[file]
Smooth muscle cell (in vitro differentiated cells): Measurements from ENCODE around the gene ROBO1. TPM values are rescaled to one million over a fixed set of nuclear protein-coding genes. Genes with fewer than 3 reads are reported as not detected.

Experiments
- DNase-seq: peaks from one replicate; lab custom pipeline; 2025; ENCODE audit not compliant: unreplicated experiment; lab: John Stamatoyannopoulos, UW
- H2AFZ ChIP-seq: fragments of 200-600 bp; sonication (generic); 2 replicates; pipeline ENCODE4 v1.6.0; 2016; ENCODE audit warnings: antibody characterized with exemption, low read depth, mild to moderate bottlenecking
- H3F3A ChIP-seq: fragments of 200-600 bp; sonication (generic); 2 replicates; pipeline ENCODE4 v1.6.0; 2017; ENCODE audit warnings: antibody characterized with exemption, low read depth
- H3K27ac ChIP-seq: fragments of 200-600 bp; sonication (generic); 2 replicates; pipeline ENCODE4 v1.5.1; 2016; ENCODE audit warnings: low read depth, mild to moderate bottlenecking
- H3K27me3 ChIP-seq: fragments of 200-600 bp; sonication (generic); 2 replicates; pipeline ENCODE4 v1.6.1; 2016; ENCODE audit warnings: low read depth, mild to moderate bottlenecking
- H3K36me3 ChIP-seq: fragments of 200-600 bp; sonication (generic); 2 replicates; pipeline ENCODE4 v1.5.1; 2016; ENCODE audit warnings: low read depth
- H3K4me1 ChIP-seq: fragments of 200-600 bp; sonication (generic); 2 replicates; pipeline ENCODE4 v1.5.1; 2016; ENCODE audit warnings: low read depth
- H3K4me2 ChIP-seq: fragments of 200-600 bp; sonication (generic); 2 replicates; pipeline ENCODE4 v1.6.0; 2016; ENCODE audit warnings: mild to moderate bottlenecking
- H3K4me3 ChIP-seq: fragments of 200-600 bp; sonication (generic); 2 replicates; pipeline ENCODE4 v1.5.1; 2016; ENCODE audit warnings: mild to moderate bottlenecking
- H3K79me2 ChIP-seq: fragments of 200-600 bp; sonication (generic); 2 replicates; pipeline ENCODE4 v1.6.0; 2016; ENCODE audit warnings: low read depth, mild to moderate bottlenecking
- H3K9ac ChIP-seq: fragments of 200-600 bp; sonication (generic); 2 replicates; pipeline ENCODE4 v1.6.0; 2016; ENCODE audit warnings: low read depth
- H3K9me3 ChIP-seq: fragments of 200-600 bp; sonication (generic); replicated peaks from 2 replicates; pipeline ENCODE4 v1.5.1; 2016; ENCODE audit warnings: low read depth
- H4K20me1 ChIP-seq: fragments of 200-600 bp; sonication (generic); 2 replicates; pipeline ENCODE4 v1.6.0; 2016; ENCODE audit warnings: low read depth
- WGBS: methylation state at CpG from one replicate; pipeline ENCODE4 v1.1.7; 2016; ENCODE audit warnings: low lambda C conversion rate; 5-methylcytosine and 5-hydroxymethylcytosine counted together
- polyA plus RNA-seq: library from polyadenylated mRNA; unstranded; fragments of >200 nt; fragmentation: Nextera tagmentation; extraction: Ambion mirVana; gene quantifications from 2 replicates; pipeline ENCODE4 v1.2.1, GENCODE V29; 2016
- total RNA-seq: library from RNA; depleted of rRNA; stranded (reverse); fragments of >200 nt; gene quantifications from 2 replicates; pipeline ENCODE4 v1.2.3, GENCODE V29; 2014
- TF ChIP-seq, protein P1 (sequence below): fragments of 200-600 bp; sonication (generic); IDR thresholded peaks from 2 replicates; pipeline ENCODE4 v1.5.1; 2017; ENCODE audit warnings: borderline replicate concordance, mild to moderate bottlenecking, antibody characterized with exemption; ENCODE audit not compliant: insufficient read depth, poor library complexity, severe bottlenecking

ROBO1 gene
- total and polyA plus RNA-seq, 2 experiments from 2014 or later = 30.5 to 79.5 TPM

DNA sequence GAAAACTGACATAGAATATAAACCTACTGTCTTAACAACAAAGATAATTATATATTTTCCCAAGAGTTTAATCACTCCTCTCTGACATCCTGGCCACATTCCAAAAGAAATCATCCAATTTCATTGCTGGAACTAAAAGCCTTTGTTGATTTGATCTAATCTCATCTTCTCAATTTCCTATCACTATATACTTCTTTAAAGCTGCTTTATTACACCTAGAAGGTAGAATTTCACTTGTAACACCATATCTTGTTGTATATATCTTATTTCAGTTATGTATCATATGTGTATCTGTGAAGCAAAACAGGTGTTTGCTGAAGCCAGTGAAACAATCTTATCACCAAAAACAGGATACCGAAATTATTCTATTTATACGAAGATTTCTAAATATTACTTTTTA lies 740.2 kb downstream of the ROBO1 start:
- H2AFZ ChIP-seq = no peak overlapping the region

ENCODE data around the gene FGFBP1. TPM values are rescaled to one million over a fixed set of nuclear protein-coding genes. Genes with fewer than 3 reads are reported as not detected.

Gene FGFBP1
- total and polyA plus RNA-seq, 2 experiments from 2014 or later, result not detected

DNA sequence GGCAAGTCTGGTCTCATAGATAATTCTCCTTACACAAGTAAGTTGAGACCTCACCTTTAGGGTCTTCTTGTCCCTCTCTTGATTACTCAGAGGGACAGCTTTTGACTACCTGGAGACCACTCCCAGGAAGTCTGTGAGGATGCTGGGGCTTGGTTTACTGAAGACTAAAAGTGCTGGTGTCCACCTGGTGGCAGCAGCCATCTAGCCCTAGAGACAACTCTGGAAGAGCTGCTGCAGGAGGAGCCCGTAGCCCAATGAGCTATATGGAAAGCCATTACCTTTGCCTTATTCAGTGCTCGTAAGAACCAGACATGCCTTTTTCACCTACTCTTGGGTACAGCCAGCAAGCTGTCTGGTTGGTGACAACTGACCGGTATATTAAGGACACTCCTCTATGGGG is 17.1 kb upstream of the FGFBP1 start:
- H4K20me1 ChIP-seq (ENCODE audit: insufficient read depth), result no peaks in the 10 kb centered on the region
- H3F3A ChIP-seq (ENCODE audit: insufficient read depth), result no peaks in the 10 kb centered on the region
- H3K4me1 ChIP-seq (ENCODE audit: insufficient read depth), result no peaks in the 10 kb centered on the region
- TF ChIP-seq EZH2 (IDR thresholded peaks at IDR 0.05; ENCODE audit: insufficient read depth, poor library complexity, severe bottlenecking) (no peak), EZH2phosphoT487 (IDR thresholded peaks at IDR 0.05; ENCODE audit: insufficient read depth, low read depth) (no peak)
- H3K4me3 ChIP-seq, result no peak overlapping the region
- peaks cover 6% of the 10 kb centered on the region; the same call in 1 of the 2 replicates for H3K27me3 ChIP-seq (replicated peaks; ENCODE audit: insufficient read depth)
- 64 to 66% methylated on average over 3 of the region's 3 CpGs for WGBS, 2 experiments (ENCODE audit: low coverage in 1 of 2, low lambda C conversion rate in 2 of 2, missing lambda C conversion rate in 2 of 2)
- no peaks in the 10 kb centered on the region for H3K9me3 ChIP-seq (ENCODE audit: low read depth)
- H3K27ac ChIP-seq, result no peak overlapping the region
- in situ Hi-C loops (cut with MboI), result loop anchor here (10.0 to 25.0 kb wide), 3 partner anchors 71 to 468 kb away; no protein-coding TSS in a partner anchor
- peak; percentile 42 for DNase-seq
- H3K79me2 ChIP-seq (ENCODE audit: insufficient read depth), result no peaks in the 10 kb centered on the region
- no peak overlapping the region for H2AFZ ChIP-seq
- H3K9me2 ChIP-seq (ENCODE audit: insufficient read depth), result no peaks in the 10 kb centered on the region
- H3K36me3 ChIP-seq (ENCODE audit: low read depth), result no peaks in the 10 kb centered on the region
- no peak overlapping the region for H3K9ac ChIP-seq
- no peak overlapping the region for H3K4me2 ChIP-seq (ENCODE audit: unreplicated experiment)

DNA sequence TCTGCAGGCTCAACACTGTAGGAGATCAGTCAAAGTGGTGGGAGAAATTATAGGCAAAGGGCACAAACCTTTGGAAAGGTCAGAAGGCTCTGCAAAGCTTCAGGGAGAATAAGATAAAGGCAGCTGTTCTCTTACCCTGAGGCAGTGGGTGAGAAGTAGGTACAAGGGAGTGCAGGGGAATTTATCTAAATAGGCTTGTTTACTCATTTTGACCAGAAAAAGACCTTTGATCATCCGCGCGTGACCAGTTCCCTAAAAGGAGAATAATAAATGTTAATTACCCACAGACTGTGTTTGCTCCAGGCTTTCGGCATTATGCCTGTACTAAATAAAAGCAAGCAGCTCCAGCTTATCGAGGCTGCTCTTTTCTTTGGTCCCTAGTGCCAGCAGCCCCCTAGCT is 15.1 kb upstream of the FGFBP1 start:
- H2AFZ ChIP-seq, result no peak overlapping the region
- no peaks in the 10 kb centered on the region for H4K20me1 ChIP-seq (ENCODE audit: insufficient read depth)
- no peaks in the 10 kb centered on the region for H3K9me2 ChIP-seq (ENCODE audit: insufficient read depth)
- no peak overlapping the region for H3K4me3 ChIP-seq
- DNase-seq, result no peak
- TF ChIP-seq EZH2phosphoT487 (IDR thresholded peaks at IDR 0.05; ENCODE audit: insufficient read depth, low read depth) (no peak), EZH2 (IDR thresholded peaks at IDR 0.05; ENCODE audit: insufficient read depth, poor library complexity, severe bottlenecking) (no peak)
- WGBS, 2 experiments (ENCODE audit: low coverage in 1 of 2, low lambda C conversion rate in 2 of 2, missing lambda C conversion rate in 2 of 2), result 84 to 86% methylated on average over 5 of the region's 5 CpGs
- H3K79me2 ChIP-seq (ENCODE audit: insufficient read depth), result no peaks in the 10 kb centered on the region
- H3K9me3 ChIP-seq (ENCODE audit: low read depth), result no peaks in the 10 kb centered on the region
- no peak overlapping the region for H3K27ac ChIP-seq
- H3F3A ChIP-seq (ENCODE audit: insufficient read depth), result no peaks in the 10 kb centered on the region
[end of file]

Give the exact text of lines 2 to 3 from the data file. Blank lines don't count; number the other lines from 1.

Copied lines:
Experiments
- DNase-seq: peaks from one replicate; lab custom pipeline; 2025; ENCODE audit not compliant: unreplicated experiment; lab: John Stamatoyannopoulos, UW